Is the Spurs PF of the Future Hiding in Plain Sight?

TUCSON, AZ - MARCH 17: Taylor Montgomery #44 of the Northern Colorado Bears shies away from the approach of the frightfully large hand of Kawhi Leonard #15 of the San Diego State Aztecs during the second round of the 2011 NCAA men's basketball tournament. (Photo by Christian Petersen/Getty Images)

Earlier today, we got the news that the Spurs have made an offer to Josh Howard (AKA The Big Bug). This hardly comes as a shock considering the Spurs have been reported to be interested in every single small forward free agent out there. First it was Caron Butler, then Shane Battier, then Grant Hill, you get the idea: if they could play SF, the Spurs were interested in them. At first I thought that it was because of the seemingly impending release of Richard Jefferson via amnesty, but with RJ in training camp, the Spurs' fascination with small forwards could be deemed a bit of a head-scratcher.

While the views on Jefferson vary according to the fans, and his release has both detractors and supporters, one thing all of Spurs fandom seems to agree on is that regardless of the SF situation, the Spurs need help down low. The Memphis series seemed to highlight the fact that the Spurs had a pretty flawed front line, aside from Tim Duncan. We all had our favorites we wanted the Spurs to pursue, but there were no reports of the Spurs front office showing interest in any of the free agent bigs. Most of the guys we liked have already signed with other teams and all that's left is "plan C" type of players. It seems like PATFO dropped the ball and failed to understand what we as fans thought was the Spurs greatest need: an athletic power forward that could rebound and guard the pick and roll.

But maybe, we were looking at it all wrong. What if the Spurs were not trying to find that athletic power forward defender because they believed they already had one on the roster? I'm talking about one Kawhi Leonard.

Now, standing at only 6-7, Leonard hardly seems like big man material. Sure, his wingspan (7' 3") and standing reach (8' 10") are nice, but his slight frame would surely cause him to struggle against the most physical PFs. That is certainly true, and considering how undersized the Spurs' frontcourt is, I can understand the skepticism with which fans would approach this notion, but I think it's not as far-fectched as it might appear at first sight. There is precedence for a player with almost identical physical tools as Kawhi playing PF for one of the best defensive teams in the league. I'm talking about Luc Richard Mbah a Moute of Milwaukee.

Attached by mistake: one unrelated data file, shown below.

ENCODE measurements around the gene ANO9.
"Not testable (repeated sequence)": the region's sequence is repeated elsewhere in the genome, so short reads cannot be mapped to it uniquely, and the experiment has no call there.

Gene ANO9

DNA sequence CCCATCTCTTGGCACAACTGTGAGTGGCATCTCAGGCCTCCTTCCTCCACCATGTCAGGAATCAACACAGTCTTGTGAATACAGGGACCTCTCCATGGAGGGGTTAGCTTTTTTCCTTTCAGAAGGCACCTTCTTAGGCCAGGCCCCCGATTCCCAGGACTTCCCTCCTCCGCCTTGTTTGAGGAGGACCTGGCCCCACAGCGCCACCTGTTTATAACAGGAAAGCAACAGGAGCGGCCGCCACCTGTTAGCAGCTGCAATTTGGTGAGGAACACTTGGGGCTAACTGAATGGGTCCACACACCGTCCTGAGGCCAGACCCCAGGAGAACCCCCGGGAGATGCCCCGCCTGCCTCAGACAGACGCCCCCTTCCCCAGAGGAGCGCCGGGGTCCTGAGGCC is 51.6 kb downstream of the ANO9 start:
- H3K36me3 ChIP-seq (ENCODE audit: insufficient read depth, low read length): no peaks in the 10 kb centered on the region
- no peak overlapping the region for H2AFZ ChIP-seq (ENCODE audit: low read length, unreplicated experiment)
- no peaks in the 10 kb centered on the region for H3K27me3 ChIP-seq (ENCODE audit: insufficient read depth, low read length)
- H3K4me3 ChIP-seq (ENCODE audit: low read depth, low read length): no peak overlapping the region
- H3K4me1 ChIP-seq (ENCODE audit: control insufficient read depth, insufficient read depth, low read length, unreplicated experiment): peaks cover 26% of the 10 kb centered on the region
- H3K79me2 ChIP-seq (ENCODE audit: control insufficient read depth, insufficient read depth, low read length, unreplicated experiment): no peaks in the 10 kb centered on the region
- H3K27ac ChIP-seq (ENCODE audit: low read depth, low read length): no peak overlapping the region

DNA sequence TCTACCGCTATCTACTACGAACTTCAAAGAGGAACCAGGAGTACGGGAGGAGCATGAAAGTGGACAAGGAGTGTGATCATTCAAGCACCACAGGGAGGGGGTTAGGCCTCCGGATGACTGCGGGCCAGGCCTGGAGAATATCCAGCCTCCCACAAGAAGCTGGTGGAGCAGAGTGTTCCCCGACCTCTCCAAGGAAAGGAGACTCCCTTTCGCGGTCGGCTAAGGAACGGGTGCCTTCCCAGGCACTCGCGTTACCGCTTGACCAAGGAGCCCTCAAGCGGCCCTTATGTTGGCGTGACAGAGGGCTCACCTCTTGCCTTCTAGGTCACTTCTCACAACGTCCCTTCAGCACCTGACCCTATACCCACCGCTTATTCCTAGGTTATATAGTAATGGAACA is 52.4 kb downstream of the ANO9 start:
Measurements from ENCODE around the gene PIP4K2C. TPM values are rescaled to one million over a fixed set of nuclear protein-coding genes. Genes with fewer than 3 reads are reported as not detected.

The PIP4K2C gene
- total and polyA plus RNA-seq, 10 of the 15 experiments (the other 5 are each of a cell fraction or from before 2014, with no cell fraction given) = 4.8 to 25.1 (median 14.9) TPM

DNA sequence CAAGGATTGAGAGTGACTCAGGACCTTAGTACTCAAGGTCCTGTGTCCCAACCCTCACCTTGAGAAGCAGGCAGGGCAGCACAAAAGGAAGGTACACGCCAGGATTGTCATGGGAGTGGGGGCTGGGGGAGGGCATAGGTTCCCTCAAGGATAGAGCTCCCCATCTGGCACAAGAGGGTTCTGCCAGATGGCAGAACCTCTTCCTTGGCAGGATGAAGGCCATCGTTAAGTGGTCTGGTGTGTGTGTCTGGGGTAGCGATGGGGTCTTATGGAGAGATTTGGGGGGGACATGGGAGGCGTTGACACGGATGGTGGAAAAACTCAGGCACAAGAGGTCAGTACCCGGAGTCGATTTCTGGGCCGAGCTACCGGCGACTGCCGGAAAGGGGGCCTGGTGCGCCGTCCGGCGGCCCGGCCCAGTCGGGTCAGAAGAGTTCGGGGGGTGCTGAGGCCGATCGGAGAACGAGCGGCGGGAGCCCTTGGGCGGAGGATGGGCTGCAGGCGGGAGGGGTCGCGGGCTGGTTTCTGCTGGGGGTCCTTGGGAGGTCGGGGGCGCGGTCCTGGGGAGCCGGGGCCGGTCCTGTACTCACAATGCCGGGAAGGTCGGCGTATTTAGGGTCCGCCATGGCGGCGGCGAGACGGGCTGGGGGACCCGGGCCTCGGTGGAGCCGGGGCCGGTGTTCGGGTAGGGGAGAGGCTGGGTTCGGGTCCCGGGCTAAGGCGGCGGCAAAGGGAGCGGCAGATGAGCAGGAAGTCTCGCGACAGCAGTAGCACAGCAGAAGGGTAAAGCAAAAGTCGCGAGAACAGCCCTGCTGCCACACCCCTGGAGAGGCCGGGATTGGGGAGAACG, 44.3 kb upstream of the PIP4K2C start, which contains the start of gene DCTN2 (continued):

Anyone who has watched a few Bucks games in the last couple of seasons knows that they are a great defensive team, anchored by Andrew Bogut, the best defensive center this side of Dwight Howard. They have other underrated defenders on their squad as well, but perhaps the biggest factor for their defensive success outside of Bogut is the versatile Mbah a Moute.

When considering his frame, he's listed at 6'-7", he's not the ideal candidate to guard power forwards, but with a high BBIQ and unwavering effort he manages to be effective against face-up PFs and some of the lesser talented post players. His contributions on offense come from cuts to the basket and offensive boards since his ball handling and shooting are needing improvement. That's the reason he was moved to PF from his seemingly more natural position at the 3. By reading scouting reports about Kawhi, I keep finding similarities with Mbah a Moute besides their respective physical profiles (Mbah a Moute's wingspan is 7' 0.5" and his standing reach 8' 7.5"). Kawhi's weaknesses (ball handling, three point shooting) are the same as Mbah a Moute's, while his projected strenghts (versatile defender, solid rebounder) are also eerily similar.

I'm not saying Kawhi is going to be as effective or versatile as Luc, but when you consider that Kawhi is the superior athlete, you have a very interesting case for Leonard as a jack-of-all-trades back-up PF as long as a strong defensive center is patroling the paint. Of course he could also spend some time at small forward depending on the match ups, but playing him at the 4 with either Duncan or Splitter to cover his weaknesses, could yield some good results.

Considering how slim the pickings are in terms of free agent big men, trying out Leonard in that position could be a worthy gamble. If early in the season it seems apparent that PF it's not the right position for the rookie, the type of big men that are available now will probably be available later.

That being said, it would be a pretty big risk betting on a rookie changing positions and understanding the Spurs' complicated defensive schemes right off the bat. But with most of us asking for some creative changes to the rotation, it could make sense for the Spurs to roll the dice and hope they get lucky. Just food for thought.

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